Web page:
Monday, May 16, 2011

SAUNDARANANDA 9.47: Desires as Causes of Suffering

ih' aiva bhuutvaa ripavo vadh'-aatmakaaH
prayaanti kaale puruShasya mitrataaM
paratra c' aiv' eha ca duHkha-hetavo
bhavanti kaamaa na tu kasya cic chivaaH

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Those who were his deadly enemies in this world

Can in time become a man's friend;

But not benign for anybody, in this or other worlds,

Are desires which are the causes of suffering.

I have translated these words to read as if they could have been spoken by the Buddha. But since the striver is speaking them, I think Ashvaghosha's intention is that the reader should understand the fault in the thinking behind them.

The fault may be obscured by the multiple meanings of the word kaamaaH (desires, objects of desire) in line 4. In the context of his discussion of viShayaaH (objects) in 9.46 and 9.48, we can assume that objects of desire, and especially objects of sexual desire, are what the ascetic striver is still blaming.

But to the extent that kaamaaH also means desires in general, this verse prompts us to consider whether desires are indeed causes of suffering (duHkha-hetavaH).

Not all desires, as I see it, are causes of suffering. If all desires were causes of suffering, the Buddha would not have advocated having small desire and knowing contentment.

This morning I found myself reflecting on the history of my grandfather who was born in a South Wales steel town into a family of Irish catholic immigrants, the lowest of the low. My grandfather was ex-communicated from the catholic church when he married in a protestant chapel, but as far as I know he wasn't greatly bothered. What seemed important to him, as I knew him, was not religion but rugby, and boxing, and education. He used to tell me that you only got great boxers in times of real poverty -- not like the era in which we were talking, in the 1960s and 1970s. "Got to be tough, see, Mike." Just to get by, as he had got by, in the slums of Ebbw Vale, you had to be tough. But to be great, you had to be hungry. You had to have desire.

Maybe I took my grandfather's words too much too heart and became too ambitious, too much of a striver, too inclined to rely on fighting spirit at the expense of reason. But I still hear a certain truth in the words my grandfather was telling me on the basis of his experience. It is the truth of the negation of having no desire. Certainly, if you want to win in sport, or in a battle, even in a battle with yourself, you have got to want it. And this is something I know in my bones. So if I hear a religious person preaching the negation of desire as a general principle, I am very much inclined to distrust that preaching.

If the Buddha's teaching is that desires are causes of suffering, I am not going to take anybody's word for it, least of all the words of an ascetic striver. I want to be clear on the basis of experience exactly which desires are the causes of suffering.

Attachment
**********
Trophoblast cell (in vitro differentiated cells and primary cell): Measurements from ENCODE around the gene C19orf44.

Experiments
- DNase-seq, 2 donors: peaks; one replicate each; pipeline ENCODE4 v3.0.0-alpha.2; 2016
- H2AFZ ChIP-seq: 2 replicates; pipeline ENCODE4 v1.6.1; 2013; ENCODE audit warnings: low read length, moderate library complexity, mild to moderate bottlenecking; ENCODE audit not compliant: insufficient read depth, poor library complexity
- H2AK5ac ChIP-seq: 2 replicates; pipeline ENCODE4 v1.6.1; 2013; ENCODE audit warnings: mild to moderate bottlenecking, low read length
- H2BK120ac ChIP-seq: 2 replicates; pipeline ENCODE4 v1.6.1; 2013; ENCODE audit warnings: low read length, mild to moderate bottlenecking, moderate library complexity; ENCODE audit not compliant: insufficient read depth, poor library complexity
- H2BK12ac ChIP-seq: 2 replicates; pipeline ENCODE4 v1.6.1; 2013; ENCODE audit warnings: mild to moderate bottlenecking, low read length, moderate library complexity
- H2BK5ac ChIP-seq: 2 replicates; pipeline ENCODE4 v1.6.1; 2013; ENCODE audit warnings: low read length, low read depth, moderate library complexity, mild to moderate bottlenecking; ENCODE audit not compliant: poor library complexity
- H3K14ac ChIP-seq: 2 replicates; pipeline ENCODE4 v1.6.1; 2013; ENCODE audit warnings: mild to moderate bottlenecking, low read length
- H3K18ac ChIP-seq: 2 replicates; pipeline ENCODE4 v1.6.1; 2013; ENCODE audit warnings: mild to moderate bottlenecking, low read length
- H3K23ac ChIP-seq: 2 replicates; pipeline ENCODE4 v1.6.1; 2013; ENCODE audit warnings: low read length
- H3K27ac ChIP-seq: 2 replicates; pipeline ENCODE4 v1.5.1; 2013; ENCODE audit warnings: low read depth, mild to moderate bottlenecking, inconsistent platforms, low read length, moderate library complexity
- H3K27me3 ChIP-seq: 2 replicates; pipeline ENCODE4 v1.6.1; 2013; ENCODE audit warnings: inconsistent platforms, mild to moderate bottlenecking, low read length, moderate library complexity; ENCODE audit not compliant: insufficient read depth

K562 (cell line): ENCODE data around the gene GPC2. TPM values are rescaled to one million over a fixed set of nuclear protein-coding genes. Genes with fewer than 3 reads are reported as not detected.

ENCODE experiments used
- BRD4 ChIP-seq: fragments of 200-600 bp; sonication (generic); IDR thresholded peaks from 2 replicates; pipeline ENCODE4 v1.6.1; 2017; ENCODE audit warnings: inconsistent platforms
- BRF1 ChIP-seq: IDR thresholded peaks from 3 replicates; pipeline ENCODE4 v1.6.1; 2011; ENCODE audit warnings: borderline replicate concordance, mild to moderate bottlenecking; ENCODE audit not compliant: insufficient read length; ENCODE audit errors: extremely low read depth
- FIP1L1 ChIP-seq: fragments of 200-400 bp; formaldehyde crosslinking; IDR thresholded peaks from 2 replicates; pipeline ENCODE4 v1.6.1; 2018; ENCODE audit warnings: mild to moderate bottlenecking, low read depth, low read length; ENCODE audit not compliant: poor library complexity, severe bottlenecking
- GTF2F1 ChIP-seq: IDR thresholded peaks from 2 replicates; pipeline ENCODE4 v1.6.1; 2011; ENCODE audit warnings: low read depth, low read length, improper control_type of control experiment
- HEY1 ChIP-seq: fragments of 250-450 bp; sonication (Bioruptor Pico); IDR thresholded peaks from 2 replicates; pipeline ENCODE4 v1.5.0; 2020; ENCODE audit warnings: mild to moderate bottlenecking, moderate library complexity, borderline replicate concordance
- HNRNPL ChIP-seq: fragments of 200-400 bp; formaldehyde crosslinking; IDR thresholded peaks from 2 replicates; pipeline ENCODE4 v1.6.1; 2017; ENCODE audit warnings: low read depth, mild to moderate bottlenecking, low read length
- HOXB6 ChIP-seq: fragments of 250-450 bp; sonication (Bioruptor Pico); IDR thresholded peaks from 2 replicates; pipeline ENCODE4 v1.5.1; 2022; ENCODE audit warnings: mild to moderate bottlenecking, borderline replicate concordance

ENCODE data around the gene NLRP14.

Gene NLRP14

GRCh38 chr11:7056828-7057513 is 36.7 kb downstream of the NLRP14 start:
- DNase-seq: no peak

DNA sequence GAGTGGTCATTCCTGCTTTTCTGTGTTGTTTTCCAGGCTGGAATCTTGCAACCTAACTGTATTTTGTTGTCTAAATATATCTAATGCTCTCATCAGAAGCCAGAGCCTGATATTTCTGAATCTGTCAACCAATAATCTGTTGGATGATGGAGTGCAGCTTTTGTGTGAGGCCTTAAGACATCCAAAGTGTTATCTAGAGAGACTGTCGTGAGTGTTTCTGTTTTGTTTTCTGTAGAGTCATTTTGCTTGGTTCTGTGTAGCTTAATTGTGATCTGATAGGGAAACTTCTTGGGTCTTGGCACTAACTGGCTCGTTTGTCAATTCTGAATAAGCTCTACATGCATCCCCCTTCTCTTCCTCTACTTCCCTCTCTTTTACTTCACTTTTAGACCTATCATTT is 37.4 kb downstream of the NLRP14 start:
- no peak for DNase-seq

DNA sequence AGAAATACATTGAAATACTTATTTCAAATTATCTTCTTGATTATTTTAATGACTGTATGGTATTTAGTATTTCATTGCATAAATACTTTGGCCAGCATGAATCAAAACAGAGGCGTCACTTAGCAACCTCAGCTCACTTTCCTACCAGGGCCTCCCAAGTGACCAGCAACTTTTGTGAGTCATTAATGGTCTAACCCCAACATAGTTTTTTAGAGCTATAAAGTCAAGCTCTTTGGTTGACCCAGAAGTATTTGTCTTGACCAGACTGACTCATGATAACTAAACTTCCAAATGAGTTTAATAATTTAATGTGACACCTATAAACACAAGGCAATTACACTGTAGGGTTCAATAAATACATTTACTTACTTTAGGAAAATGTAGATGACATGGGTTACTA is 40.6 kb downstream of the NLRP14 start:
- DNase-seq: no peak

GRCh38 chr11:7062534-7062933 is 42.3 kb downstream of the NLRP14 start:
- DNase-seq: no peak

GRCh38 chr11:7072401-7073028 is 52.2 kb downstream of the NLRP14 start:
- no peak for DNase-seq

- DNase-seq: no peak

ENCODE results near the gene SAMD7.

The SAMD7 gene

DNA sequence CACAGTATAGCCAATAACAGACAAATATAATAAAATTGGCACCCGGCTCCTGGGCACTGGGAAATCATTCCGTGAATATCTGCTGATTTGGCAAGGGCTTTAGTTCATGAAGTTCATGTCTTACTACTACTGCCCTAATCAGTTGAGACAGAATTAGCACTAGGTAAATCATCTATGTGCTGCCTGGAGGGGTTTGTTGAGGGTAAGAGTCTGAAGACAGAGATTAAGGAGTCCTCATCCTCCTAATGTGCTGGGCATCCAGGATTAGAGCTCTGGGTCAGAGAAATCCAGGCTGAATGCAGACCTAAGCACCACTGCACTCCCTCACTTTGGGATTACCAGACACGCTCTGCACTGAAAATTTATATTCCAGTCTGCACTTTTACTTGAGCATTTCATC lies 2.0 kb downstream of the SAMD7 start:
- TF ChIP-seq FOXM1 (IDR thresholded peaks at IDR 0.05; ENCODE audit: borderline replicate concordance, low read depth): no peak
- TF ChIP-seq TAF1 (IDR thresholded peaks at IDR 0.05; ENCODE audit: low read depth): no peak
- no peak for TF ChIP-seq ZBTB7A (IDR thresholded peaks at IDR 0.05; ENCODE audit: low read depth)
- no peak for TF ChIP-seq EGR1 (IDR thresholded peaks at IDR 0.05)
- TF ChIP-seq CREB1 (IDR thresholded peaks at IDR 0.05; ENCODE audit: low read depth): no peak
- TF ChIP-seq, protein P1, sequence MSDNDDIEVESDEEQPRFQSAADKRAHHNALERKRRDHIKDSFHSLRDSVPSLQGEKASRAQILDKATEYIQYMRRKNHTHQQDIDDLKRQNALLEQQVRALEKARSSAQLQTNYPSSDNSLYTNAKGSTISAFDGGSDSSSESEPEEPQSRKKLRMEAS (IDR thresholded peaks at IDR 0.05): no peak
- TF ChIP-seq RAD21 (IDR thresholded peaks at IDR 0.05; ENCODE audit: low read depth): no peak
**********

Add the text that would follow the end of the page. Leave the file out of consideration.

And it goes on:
It does seem to be true as a general principle that big, greedy desires are causes of suffering. Being too ambitious is a cause of suffering. Trying too hard is a cause of suffering. Trying to be right is a cause of suffering.

So when an ascetic striver sees objects of desire as the cause of suffering and blames those objects, or when he sees desires as the cause of suffering and wants to eliminate or suppress those desires, an original cause of suffering might be right there, in the striver's tendency to try to be right.

If possession of a human body is an opportunity, by following a way, not primarily to defeat external opponents but primarily to defeat certain tendencies in oneself, an important part of the battle is knowing those inimical tendencies. Chief among those inimical tendencies for a Buddhist practitioner, it seems to me, is the tendency to try to sound like Buddha -- as the striver is again doing in today's verse -- which is part of the wider tendency of trying to be right.

It always a good sign that this particular enemy is in retreat when sitting practice is enjoyable. So precepts bequeathed by the Buddha like have small desire, know contentment, dwell in a secluded place enjoying peace and quiet, and so on, have to me a real ring of truth about them. But by the striver's words I remain totally unconvinced.

EH Johnston:
Murderous enemies in this world may come round in time to friendship with a man, but both in this world and hereafter the passions are causes of suffering only and do not enure to anyone's advantage.

Linda Covill:
Those who are a man's deadly enemies here and now can in time become his friends; but desires, the cause of suffering, are not benign for anybody, neither now or in the future.

iha: ind. here and now, at this time and place, in this world
eva: (emphatic)
bhuutvaa = abs. bhuu: to be, become
ripavaH (nom. pl.): m. enemy
vadh'-aatmakaaH (nom. pl. m.): deadly
vadha: m. one who kills , a slayer , vanquisher , destroyer; a deadly weapon (esp. indra's thunderbolt)
aatmaka: having or consisting of the nature or character of (in comp.)

prayaanti = 3rd pers. pl. pra- √ yaa: to go to; to get into a partic. state or condition
kaale (loc. sg.): in time
puruShasya (gen. sg.): m. of a man
mitra-taam (acc. sg.): f. friendship

paratra: ind. elsewhere , in another place , in a future state or world , hereafter
ca: and
eva: (emphatic)
iha: ind. here and now, at this time and place, in this world
ca: and
duHkha-hetavaH (nom. pl. m.): causes of suffering
duHkha: n. discomfort, pain, trouble, suffering
hetu: m. cause

bhavanti = 3rd pers. pl. bhuu: to be, become
kaamaaH (nom. pl.): m. desire, object of desire; pleasure , enjoyment; love , especially sexual love or sensuality
na kasya cit: not of/for anybody
tu: but
shivaaH (nom. pl. m.): mfn. auspicious , propitious , gracious , favourable , benign ; happy , fortunate

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